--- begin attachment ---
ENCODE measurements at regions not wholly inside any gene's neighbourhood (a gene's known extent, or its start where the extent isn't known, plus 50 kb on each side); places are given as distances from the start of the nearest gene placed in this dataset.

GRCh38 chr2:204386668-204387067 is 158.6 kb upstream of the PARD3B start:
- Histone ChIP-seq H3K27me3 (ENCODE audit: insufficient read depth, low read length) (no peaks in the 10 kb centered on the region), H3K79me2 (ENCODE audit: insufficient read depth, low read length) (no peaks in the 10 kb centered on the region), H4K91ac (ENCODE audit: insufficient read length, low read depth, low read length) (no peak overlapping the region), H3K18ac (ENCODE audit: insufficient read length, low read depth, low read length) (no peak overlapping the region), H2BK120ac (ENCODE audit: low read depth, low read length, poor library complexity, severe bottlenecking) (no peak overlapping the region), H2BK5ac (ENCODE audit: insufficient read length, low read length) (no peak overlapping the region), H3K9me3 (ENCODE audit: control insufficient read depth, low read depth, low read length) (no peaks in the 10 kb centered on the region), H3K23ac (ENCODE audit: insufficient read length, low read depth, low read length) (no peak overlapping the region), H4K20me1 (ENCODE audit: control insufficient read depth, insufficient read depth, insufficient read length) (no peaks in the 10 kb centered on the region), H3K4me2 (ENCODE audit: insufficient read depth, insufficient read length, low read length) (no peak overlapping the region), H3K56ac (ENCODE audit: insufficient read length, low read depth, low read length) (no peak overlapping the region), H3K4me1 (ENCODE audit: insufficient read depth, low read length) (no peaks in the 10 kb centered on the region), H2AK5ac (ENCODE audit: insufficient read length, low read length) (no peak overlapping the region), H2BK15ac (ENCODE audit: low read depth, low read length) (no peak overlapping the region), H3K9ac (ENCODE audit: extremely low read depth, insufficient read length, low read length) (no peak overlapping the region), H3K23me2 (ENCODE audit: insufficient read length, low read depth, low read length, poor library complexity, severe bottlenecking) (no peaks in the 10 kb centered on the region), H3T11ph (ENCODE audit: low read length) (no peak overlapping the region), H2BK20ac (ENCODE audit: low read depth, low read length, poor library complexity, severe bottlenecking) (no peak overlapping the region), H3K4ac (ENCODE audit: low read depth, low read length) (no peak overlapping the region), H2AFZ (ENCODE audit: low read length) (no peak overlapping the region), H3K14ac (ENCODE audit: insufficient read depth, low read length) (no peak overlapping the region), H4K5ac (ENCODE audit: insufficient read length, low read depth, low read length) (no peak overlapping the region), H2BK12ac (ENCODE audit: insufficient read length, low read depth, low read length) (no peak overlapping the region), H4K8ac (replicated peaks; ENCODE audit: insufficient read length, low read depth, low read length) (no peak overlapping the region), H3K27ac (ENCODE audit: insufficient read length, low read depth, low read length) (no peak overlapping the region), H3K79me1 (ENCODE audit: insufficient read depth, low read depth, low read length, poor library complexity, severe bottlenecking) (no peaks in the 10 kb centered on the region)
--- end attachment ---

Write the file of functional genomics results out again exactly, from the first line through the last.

ENCODE measurements at regions not wholly inside any gene's neighbourhood (a gene's known extent, or its start where the extent isn't known, plus 50 kb on each side); places are given as distances from the start of the nearest gene placed in this dataset.

GRCh38 chr2:204386668-204387067 is 158.6 kb upstream of the PARD3B start:
- Histone ChIP-seq H3K27me3 (ENCODE audit: insufficient read depth, low read length) (no peaks in the 10 kb centered on the region), H3K79me2 (ENCODE audit: insufficient read depth, low read length) (no peaks in the 10 kb centered on the region), H4K91ac (ENCODE audit: insufficient read length, low read depth, low read length) (no peak overlapping the region), H3K18ac (ENCODE audit: insufficient read length, low read depth, low read length) (no peak overlapping the region), H2BK120ac (ENCODE audit: low read depth, low read length, poor library complexity, severe bottlenecking) (no peak overlapping the region), H2BK5ac (ENCODE audit: insufficient read length, low read length) (no peak overlapping the region), H3K9me3 (ENCODE audit: control insufficient read depth, low read depth, low read length) (no peaks in the 10 kb centered on the region), H3K23ac (ENCODE audit: insufficient read length, low read depth, low read length) (no peak overlapping the region), H4K20me1 (ENCODE audit: control insufficient read depth, insufficient read depth, insufficient read length) (no peaks in the 10 kb centered on the region), H3K4me2 (ENCODE audit: insufficient read depth, insufficient read length, low read length) (no peak overlapping the region), H3K56ac (ENCODE audit: insufficient read length, low read depth, low read length) (no peak overlapping the region), H3K4me1 (ENCODE audit: insufficient read depth, low read length) (no peaks in the 10 kb centered on the region), H2AK5ac (ENCODE audit: insufficient read length, low read length) (no peak overlapping the region), H2BK15ac (ENCODE audit: low read depth, low read length) (no peak overlapping the region), H3K9ac (ENCODE audit: extremely low read depth, insufficient read length, low read length) (no peak overlapping the region), H3K23me2 (ENCODE audit: insufficient read length, low read depth, low read length, poor library complexity, severe bottlenecking) (no peaks in the 10 kb centered on the region), H3T11ph (ENCODE audit: low read length) (no peak overlapping the region), H2BK20ac (ENCODE audit: low read depth, low read length, poor library complexity, severe bottlenecking) (no peak overlapping the region), H3K4ac (ENCODE audit: low read depth, low read length) (no peak overlapping the region), H2AFZ (ENCODE audit: low read length) (no peak overlapping the region), H3K14ac (ENCODE audit: insufficient read depth, low read length) (no peak overlapping the region), H4K5ac (ENCODE audit: insufficient read length, low read depth, low read length) (no peak overlapping the region), H2BK12ac (ENCODE audit: insufficient read length, low read depth, low read length) (no peak overlapping the region), H4K8ac (replicated peaks; ENCODE audit: insufficient read length, low read depth, low read length) (no peak overlapping the region), H3K27ac (ENCODE audit: insufficient read length, low read depth, low read length) (no peak overlapping the region), H3K79me1 (ENCODE audit: insufficient read depth, low read depth, low read length, poor library complexity, severe bottlenecking) (no peaks in the 10 kb centered on the region)